Sherleen Chen, M.D.
Assistant professor of ophthalmology Harvard Medical School Director of Cataract and Comprehensive Ophthalmology Massachusetts Eye and Ear Infirmary
Roberto Pineda, M.D.
Assistant professor of ophthalmology Harvard Medical School Director of Refractive Surgery Massachusetts Eye and Ear Infirmary
Technology is advancing at a lightning pace, and with it is the learning process. We email, text, and tweet our colleagues, fellows, and residents, and this has quickly replaced the concept of being "on call." Surgical training is similarly progressing as we increasingly use simulators to assess performance instead of animal models. This shift toward artificial environments has spurred the use not only of simulators but of synthetic eyes in the acquisition of surgical skills to more readily emulate the "real McCoy" in learning ophthalmic surgery. In this column, our cataract teachers will review their experience with these devices and express their likes and dislikes with the new technology in helping our junior colleagues gain valuable surgical experience.
Sherleen Chen, M.D., and Roberto Pineda, M.D.
Yousuf M. Khalifa
Assistant professor, Department of Ophthalmology University of Rochester Medical Center School of Medicine and Dentistry Rochester, N.Y.
Dr. Khalifa: Resident surgical training can be approached from a variety of ways. Traditionally, the resident gained experience in a stepwise fashion with graduated responsibilities. As oversight of residency training has expanded and competencies introduced, a trainee's surgical skills are no longer judged by length of training or number of cases. The onus is now to establish surgical competency—a difficult task.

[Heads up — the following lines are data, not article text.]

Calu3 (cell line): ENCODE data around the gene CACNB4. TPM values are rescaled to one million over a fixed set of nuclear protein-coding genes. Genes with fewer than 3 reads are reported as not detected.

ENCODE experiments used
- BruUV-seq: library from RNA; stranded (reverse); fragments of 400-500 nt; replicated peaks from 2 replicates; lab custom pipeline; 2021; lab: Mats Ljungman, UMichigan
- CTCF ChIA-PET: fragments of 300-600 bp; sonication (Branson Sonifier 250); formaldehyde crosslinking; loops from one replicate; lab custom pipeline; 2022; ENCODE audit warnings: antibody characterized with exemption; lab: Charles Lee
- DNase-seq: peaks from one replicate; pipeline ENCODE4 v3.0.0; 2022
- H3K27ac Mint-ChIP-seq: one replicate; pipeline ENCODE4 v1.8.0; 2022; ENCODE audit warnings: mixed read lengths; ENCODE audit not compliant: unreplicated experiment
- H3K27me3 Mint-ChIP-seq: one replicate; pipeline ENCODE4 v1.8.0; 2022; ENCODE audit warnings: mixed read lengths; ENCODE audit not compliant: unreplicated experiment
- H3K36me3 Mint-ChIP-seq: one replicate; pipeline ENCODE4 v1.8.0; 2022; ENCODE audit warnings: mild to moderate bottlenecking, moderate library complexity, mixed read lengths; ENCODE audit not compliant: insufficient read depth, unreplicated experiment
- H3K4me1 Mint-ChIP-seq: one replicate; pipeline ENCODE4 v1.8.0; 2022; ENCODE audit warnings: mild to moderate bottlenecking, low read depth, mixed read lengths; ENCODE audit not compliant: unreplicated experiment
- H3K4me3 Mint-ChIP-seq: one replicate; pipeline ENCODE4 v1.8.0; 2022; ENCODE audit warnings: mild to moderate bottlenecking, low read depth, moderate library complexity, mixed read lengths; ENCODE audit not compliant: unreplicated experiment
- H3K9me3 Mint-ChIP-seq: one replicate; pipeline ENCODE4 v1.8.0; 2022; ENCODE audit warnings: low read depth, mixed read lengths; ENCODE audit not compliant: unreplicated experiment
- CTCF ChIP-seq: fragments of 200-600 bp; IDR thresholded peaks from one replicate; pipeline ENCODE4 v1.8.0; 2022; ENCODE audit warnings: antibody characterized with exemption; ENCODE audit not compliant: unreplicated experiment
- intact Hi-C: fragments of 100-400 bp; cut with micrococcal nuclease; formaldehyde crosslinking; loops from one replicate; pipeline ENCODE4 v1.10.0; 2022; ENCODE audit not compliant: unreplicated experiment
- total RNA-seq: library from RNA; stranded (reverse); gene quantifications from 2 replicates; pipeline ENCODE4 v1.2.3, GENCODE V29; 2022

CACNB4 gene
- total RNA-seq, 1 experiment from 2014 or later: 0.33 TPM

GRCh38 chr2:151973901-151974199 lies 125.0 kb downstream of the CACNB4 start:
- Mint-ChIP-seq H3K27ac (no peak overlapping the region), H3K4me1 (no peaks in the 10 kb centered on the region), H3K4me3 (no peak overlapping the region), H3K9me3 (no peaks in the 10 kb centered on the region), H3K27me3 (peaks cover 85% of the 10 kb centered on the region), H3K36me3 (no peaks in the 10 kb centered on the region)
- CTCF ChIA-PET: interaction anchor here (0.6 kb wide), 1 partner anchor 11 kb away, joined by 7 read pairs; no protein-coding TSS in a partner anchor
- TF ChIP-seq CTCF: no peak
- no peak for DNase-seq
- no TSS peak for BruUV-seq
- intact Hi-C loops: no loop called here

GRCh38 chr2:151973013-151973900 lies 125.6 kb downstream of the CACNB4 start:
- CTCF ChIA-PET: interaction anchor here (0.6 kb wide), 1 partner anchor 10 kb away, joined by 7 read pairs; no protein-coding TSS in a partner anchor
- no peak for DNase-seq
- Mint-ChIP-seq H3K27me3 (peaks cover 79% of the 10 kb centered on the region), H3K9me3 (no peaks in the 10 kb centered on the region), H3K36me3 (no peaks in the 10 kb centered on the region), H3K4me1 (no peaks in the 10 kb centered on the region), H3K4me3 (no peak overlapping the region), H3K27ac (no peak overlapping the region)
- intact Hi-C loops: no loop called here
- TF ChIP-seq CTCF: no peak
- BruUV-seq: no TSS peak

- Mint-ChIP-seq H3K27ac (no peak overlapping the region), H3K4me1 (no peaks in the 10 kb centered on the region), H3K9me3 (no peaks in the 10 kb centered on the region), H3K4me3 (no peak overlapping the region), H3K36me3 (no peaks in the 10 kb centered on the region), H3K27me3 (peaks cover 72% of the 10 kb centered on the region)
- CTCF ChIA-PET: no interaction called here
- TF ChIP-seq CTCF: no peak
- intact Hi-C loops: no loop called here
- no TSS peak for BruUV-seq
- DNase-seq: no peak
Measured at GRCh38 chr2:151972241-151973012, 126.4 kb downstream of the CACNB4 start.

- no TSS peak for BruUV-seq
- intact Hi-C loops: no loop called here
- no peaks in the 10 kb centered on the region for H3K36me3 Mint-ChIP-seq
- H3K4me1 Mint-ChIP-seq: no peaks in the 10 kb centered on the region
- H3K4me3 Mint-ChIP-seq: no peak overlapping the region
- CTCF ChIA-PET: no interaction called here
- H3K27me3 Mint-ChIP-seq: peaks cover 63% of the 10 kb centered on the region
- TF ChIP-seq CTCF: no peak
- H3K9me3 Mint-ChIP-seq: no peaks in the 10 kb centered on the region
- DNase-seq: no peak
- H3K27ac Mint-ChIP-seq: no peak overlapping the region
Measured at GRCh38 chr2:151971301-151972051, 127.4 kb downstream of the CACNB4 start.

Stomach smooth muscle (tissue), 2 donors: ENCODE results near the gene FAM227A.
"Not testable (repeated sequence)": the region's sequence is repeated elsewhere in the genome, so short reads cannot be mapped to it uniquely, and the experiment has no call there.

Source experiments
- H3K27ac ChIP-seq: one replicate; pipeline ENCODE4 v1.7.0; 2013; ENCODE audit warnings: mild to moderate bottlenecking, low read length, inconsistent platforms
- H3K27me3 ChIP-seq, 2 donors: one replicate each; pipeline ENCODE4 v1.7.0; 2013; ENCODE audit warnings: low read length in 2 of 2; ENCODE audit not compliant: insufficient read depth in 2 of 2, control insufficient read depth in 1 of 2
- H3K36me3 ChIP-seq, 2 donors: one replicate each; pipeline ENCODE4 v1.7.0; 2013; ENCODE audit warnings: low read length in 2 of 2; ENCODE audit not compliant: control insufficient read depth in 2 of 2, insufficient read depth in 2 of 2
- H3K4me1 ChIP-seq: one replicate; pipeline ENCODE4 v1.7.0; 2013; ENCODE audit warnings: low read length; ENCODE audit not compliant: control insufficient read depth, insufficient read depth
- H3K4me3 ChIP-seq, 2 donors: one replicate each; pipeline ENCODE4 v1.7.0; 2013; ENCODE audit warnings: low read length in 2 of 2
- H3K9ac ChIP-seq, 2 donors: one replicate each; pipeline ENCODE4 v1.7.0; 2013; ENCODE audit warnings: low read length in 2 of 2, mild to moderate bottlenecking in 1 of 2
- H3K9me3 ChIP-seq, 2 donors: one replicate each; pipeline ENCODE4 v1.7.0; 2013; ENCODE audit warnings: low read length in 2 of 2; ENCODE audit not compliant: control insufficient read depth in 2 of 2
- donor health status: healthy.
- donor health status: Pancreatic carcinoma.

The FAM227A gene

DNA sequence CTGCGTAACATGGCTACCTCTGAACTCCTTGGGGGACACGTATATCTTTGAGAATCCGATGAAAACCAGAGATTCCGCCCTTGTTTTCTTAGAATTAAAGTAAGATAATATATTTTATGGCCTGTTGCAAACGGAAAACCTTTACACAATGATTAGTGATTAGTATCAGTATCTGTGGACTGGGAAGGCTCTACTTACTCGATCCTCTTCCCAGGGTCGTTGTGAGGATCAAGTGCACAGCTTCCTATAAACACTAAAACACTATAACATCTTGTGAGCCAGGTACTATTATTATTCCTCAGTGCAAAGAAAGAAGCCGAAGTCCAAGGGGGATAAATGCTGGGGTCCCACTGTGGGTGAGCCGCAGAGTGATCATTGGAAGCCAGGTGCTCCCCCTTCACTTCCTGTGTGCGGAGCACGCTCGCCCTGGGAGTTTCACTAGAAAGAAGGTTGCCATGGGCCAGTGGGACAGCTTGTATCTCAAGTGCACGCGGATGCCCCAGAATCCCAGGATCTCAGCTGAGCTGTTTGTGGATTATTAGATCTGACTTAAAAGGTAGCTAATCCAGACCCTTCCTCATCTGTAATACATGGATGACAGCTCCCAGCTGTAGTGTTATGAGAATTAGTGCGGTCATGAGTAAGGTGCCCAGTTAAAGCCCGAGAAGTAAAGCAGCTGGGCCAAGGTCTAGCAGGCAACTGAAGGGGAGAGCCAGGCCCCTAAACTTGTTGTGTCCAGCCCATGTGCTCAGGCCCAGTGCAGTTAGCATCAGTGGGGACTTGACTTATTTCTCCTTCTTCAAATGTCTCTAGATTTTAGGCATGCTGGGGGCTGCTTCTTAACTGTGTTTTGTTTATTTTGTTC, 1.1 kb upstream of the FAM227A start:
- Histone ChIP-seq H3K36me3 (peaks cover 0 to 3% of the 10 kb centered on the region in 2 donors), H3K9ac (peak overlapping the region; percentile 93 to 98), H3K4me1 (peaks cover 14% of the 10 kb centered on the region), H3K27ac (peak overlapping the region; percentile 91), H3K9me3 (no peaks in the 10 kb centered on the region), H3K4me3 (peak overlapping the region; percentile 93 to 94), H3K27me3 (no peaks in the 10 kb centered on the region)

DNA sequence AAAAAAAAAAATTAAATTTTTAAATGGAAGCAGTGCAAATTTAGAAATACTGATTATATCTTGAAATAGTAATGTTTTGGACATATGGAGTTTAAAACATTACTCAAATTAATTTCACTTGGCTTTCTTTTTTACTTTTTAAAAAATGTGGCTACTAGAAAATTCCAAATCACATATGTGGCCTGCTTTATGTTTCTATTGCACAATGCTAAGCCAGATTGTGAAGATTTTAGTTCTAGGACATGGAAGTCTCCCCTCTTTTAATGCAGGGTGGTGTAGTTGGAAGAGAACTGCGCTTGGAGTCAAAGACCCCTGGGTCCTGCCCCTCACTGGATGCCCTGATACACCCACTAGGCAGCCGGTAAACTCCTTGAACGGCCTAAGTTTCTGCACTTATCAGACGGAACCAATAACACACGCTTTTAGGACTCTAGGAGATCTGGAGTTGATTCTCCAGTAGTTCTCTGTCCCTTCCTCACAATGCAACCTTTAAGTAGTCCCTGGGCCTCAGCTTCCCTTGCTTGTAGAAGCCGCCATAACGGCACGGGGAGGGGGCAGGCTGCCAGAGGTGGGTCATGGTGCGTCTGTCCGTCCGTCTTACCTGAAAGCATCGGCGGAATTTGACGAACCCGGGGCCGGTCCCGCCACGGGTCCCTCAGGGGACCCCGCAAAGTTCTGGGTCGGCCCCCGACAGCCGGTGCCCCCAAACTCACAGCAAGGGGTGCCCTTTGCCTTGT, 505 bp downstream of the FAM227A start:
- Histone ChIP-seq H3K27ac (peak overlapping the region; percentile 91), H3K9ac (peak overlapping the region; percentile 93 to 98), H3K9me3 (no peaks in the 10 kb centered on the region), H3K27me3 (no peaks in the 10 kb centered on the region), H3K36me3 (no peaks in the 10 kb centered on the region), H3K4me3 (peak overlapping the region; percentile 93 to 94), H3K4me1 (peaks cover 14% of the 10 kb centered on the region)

How do we prepare our residents for the responsibilities of
primary surgeons? Once they have started operating, how do we help them improve and grow? How do we verify after 3 years of residency that they have gained sufficient knowledge? Simulation in ophthalmology surgical training usually involves porcine eyes. Fresh tissue is excellent for practicing incisions and scleral and corneal suturing. Cataract
surgery training using animal eyes falls short when it comes to capsulorhexis and phacoemulsification. The capsule of the porcine eye is rubbery and the lens quite soft, and the resident practicing on this type of model fails to develop techniques that are transferrable to the operating room and, even worse, may
develop techniques that are counterproductive for successful cataract surgery. Using a microwave to induce nuclear sclerosis and combining this with formaldehyde fixation improves the porcine model, but the difficulty of obtaining fresh tissue, the risk of infection, and the hassle of storage and disposal remain
We continue to use porcine eyes for wound construction and wound closure instruction, but intraocular simulation of capsulorhexis, phaco grooving, nucleus disassembly, quadrant removal, I/A, and IOL placement is now done on the
Kitaro WetLab system (FCI Ophthalmics, Marshfield Hills, Mass.). We have found the accuracy of the simulation to be excellent. We
believe the fidelity of this system will fundamentally change the role of phacoemulsification training outside the operating theater. The feel of the capsulorhexis is quite real, and many advanced techniques can be taught such as saving a rhexis that is running out or can opener capsulotomy. Phaco grooving using the Kitaro WetLab system provides the resident with an opportunity to appreciate depth of field and learn the three foot pedal positions. Nucleus disassembly is a complex